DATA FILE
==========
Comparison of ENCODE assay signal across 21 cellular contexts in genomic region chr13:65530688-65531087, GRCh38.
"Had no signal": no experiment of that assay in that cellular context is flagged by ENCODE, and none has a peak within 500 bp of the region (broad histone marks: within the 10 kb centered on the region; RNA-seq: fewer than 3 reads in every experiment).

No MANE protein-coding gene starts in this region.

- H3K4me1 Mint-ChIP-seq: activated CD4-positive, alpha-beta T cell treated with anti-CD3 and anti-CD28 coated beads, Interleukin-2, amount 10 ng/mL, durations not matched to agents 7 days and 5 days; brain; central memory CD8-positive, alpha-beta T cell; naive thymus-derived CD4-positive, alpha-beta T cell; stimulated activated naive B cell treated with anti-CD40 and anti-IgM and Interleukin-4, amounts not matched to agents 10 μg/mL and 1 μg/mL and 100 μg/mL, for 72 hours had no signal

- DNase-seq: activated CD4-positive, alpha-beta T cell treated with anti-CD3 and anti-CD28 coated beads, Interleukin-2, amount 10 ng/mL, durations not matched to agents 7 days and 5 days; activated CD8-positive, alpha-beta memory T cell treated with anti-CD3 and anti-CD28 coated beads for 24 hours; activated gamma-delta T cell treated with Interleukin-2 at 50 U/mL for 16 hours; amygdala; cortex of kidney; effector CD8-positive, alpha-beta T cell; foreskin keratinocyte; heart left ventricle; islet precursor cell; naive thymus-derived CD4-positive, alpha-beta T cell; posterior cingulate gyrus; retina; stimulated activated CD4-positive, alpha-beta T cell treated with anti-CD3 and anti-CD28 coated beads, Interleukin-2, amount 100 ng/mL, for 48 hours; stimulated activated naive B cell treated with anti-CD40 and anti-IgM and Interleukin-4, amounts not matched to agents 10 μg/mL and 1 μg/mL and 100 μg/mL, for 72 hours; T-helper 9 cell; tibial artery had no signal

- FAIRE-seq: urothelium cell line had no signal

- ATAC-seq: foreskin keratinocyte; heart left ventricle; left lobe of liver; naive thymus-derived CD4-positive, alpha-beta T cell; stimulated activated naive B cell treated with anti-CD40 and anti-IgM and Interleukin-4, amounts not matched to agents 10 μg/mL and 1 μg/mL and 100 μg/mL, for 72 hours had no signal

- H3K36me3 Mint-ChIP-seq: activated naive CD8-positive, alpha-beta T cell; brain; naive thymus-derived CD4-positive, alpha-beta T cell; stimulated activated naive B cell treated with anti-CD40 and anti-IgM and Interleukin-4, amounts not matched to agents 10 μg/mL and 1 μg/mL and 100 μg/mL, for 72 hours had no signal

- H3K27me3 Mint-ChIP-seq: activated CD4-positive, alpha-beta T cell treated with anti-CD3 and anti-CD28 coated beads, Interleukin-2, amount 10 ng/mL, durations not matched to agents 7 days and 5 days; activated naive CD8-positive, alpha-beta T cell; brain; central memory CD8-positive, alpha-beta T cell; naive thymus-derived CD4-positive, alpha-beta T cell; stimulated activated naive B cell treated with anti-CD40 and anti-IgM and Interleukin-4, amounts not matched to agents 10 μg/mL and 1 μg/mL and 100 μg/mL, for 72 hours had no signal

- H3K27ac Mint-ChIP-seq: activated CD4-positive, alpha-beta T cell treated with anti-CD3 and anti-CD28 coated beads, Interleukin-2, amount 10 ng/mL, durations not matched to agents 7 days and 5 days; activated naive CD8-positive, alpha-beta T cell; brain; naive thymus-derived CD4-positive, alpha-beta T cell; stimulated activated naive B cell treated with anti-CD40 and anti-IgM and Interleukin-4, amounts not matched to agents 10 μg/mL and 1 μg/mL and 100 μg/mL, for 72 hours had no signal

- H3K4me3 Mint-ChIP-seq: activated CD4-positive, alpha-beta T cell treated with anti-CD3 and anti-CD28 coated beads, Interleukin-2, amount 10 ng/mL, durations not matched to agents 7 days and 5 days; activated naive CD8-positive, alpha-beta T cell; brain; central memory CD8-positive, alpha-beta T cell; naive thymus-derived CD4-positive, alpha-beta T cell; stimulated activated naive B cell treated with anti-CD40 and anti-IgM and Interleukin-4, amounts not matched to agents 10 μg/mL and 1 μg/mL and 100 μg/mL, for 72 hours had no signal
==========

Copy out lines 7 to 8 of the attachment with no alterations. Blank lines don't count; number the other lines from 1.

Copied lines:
- ATAC-seq: foreskin keratinocyte; heart left ventricle; left lobe of liver; naive thymus-derived CD4-positive, alpha-beta T cell; stimulated activated naive B cell treated with anti-CD40 and anti-IgM and Interleukin-4, amounts not matched to agents 10 μg/mL and 1 μg/mL and 100 μg/mL, for 72 hours had no signal

- H3K36me3 Mint-ChIP-seq: activated naive CD8-positive, alpha-beta T cell; brain; naive thymus-derived CD4-positive, alpha-beta T cell; stimulated activated naive B cell treated with anti-CD40 and anti-IgM and Interleukin-4, amounts not matched to agents 10 μg/mL and 1 μg/mL and 100 μg/mL, for 72 hours had no signal